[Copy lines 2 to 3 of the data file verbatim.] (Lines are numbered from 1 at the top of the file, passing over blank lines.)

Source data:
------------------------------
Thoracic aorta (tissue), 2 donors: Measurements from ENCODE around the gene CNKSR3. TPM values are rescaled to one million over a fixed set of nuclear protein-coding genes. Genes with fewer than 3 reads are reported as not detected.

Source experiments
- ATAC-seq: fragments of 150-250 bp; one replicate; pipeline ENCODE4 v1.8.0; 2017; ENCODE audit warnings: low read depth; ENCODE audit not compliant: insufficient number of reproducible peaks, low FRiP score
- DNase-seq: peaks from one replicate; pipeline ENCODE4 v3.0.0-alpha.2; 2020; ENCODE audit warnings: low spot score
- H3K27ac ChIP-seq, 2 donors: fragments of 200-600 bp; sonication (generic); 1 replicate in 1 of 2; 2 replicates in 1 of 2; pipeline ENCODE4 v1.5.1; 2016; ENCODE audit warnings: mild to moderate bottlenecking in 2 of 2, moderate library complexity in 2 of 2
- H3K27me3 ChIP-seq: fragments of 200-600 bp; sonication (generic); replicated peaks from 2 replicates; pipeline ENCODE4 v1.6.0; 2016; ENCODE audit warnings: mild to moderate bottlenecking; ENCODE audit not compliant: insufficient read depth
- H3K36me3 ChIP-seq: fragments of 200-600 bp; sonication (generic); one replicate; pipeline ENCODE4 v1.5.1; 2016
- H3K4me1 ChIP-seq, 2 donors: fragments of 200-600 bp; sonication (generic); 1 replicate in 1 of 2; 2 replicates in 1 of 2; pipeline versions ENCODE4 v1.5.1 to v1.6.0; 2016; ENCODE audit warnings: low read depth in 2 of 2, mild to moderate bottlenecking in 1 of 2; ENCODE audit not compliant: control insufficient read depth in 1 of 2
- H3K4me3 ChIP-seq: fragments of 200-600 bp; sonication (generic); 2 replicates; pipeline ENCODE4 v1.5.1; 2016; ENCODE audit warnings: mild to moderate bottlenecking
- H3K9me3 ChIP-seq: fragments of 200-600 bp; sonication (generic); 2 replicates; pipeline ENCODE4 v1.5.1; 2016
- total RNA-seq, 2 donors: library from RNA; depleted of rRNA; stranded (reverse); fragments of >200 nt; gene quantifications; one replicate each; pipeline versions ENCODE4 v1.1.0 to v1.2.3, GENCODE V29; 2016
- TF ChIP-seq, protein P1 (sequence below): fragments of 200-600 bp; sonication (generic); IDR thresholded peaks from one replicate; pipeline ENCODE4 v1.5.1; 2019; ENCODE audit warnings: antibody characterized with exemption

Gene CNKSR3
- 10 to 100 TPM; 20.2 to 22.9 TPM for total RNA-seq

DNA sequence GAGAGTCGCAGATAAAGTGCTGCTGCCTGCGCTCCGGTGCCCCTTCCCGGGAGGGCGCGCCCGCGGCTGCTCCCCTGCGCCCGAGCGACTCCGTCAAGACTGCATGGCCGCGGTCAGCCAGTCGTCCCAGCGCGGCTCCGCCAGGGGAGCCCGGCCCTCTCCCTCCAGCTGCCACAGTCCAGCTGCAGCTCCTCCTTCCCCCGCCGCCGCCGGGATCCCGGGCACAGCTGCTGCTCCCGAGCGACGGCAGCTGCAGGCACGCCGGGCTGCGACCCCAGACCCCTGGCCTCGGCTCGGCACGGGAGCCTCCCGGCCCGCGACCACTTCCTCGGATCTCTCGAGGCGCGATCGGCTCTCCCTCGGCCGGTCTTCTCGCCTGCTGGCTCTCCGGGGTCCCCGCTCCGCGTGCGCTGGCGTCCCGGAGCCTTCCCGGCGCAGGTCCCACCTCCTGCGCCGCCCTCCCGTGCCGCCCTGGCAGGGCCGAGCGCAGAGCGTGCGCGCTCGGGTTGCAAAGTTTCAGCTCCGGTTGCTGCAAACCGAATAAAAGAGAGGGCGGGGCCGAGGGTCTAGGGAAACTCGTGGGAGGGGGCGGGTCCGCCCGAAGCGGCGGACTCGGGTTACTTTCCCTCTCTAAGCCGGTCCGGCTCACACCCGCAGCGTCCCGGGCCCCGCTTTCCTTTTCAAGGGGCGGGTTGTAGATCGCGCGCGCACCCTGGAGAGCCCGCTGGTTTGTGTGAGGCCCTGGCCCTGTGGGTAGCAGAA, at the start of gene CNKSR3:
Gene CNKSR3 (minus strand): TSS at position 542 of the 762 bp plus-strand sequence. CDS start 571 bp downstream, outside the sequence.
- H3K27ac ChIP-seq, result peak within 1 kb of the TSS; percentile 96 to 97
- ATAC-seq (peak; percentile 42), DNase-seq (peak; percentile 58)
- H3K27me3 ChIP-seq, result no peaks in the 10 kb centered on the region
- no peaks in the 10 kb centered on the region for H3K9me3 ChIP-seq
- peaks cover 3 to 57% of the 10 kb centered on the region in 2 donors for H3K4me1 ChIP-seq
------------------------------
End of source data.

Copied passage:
Source experiments
- ATAC-seq: fragments of 150-250 bp; one replicate; pipeline ENCODE4 v1.8.0; 2017; ENCODE audit warnings: low read depth; ENCODE audit not compliant: insufficient number of reproducible peaks, low FRiP score